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Case Reports

Heng Heng, Large Laceration


This is the story of Heng Heng, a very friendly owned dog who was wandering in his neighbourhood one morning and came back to his owners with a huge cut on his back and a smaller one on his paw. His owners were unsure how this had happened to poor Heng Heng, his name meaning 'Good Fortune', but it seems like he got himself into quite a bit or trouble with a sharp object. Read about his recovery here.


Heng Heng was a 3-year-old castrated male dog. His owner reported that he came home one morning with a large cut across his back. The owner applied Gentian Violet, a common livestock antiseptic, to the wound, and brought him to the WVS Thailand Rescue and Rehabilitation Centre for treatment (Figure 1). Heng Heng didn't have any history of vaccination, deworming or ectoparasite control.

Figure 1

Figure 1 — Heng Heng's wound on day 0. See how the skin and surrounding hair is stained with Gentian Violet.

Clinical Signs

Heng Heng's clinical exam revealed no abnormalities apart from the large laceration across the right side of his body. He had a quiet, gentle nature and was not overly distressed.

  • Body weight — 12.65 kg
  • Temp — 38°C
  • Heart Rate — 84bpm, strong even pulses, pink mucous membranes and a CRT < 2 seconds
  • Respiratory rate — 36bpm, clear lung sounds, no nasal or ocular discharge
  • He had normal hydration and a good appetite

The wound area could be seen clearly after Heng Heng was sedated and the vet team shaved the hair away from around the wound. The suspected time since the injury was within the "golden period" for primary closure, which would have been the vet's first treatment choice. However, due to the contamination from the Gentian Violet spray across the whole wound, it was difficult to determine the extent and damage to the tissue.

Diagnostic Work-Up

Complete blood count and biochemistry were performed to determine the patient's general health status. Leukocytosis and mild anaemia were found in the blood results.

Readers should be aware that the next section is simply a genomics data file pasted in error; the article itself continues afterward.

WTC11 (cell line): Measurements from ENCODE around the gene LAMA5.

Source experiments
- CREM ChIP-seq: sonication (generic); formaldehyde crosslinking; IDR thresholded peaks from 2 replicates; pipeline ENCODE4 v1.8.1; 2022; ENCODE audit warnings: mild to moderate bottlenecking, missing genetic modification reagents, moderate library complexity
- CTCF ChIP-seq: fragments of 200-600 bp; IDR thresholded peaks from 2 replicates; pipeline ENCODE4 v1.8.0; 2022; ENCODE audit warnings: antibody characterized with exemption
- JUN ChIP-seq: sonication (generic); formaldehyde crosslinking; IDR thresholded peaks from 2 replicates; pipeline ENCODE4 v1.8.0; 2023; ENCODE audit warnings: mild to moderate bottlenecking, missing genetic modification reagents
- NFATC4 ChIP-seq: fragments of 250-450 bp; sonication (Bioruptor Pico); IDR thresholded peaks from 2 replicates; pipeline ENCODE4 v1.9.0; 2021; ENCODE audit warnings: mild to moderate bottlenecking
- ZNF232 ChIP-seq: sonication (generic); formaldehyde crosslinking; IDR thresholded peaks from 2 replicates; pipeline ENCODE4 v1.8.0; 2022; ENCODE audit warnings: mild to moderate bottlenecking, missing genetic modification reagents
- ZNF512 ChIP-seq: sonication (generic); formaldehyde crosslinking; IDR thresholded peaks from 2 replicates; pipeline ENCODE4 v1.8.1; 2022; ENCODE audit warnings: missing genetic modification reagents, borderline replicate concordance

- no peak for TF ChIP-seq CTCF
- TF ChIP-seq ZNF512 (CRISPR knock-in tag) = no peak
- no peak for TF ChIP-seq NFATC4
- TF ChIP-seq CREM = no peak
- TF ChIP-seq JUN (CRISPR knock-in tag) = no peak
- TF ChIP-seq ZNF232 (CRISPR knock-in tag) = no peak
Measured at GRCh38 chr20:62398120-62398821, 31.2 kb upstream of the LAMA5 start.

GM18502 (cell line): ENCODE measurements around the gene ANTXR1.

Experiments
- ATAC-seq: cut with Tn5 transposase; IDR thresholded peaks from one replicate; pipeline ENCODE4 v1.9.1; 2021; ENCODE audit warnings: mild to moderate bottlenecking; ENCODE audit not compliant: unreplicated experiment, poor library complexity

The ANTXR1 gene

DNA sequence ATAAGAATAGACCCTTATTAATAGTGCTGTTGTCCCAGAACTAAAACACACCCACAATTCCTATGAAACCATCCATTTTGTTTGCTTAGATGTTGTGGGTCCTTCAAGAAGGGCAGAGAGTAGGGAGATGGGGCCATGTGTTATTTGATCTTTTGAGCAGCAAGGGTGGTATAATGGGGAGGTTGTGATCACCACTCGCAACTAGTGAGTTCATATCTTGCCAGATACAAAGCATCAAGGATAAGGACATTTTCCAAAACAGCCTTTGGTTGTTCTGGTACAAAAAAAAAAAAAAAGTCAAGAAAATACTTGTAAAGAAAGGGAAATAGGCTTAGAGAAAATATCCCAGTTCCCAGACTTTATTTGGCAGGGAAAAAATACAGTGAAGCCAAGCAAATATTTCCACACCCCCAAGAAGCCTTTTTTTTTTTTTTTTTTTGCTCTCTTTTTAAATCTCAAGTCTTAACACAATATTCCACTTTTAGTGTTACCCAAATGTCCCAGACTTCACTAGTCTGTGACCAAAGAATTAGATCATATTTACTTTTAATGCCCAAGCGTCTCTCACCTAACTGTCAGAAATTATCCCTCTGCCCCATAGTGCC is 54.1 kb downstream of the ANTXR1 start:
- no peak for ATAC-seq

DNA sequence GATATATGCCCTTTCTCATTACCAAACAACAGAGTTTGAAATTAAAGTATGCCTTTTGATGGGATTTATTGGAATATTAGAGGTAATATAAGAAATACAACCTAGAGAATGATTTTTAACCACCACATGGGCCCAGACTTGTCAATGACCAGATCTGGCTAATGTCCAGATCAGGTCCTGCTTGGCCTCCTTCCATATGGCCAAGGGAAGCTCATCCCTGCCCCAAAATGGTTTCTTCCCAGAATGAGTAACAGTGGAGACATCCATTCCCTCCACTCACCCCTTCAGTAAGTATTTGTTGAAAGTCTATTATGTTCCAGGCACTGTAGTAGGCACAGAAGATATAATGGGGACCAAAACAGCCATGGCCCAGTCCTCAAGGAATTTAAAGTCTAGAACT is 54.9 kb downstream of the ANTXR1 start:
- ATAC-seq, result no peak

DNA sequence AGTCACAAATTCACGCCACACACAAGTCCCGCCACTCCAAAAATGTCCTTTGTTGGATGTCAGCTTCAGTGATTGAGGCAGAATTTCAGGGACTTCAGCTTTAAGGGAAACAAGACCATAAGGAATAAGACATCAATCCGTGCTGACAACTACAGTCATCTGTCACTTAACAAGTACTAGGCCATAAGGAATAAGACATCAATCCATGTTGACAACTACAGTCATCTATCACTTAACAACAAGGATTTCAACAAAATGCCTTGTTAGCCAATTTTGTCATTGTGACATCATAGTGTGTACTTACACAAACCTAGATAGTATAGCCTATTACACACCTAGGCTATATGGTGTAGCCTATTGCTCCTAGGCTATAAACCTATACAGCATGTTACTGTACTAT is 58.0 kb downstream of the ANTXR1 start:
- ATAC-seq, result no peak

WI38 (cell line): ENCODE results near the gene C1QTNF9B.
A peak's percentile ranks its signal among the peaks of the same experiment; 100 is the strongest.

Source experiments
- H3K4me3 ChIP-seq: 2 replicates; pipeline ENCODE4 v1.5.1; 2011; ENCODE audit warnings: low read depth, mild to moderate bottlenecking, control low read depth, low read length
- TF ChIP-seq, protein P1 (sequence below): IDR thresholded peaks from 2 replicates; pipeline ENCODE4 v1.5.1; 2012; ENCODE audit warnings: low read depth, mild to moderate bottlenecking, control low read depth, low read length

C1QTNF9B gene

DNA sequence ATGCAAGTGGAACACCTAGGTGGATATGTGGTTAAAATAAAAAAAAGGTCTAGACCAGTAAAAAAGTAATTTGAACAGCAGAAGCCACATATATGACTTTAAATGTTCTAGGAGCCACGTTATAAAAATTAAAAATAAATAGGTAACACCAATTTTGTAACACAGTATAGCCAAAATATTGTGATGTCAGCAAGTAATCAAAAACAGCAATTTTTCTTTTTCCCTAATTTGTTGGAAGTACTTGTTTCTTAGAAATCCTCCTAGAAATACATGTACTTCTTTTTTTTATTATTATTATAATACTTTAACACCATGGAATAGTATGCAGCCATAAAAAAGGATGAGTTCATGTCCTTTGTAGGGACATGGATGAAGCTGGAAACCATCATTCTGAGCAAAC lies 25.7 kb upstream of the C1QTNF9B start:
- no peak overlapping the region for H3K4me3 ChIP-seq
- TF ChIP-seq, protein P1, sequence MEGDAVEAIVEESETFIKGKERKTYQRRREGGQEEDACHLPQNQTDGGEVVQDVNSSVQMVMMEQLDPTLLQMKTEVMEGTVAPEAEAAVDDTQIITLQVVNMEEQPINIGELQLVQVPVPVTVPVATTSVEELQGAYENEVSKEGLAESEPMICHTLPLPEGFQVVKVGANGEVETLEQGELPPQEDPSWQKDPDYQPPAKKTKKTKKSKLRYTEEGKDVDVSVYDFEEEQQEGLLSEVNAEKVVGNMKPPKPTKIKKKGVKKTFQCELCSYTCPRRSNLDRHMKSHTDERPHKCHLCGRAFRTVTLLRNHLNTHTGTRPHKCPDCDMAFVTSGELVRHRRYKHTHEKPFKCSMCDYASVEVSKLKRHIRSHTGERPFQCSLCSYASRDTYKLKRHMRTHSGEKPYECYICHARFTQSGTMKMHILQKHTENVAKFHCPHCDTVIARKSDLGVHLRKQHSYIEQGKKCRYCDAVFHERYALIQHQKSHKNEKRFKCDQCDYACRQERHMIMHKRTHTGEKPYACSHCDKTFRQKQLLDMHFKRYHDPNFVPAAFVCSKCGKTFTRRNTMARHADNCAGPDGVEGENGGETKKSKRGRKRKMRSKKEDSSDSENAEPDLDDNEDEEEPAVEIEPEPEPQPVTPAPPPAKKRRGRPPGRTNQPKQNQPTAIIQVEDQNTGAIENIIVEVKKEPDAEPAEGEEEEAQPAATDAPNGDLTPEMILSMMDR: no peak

The stage of the wound was not able to be established by the vet team due to the Gentian Violet spray that covered it. So, a thorough wound cleansing was initiated with chlorhexidine scrub and saline irrigation. The vet team planned for delayed primary closure once they could confirm that there was no necrosis or infection. The wound was cleansed daily with dilute chlorhexidine and saline flushing.

Heng Heng was put on:

  • Amoxicillin-clavulanate dose 15 mg/kg, twice daily, orally for 10 days for infection
  • Carprofen dose 4.4 mg/kg, once daily, orally for 5 days for pain relief and to reduce inflammation

After 10 days, the wound showed no signs of infection, had formed a nice granulation bed and was ready for surgical closure (Figure 2).

Figure 2

Figure 2 — Heng Heng's wound 10 days after treatment

In order to close the wound surgically, the edges were debrided to create fresh wound edges which would appose easily. The skin was then undermined using blunt dissection to allow the edges to be brought together and to reduce the tension on the sutures. After this, a blade was used to remove the very top layer of granulation tissue cell.

This ensured that there was only healthy granulation tissue underneath the closed skin layer. The subcutaneous layer was closed using walking sutures with PGA 2/0 followed by a simple continuous suture pattern layer to reduce dead space as much as possible. An intradermal layer was then placed using a simple continuous pattern with PGA 2/0.

After the wound was closed, the vets applied a compression bandage to reduce the possibility of oedema and dispensed carprofen at 4.4 mg/kg, once daily, orally, for 5 days. The wound did not have any complications after the surgery and Heng Heng was able to go home 1 week after surgery (Figure 3).

Figure 3

Figure 3 — The wound 5 days after surgery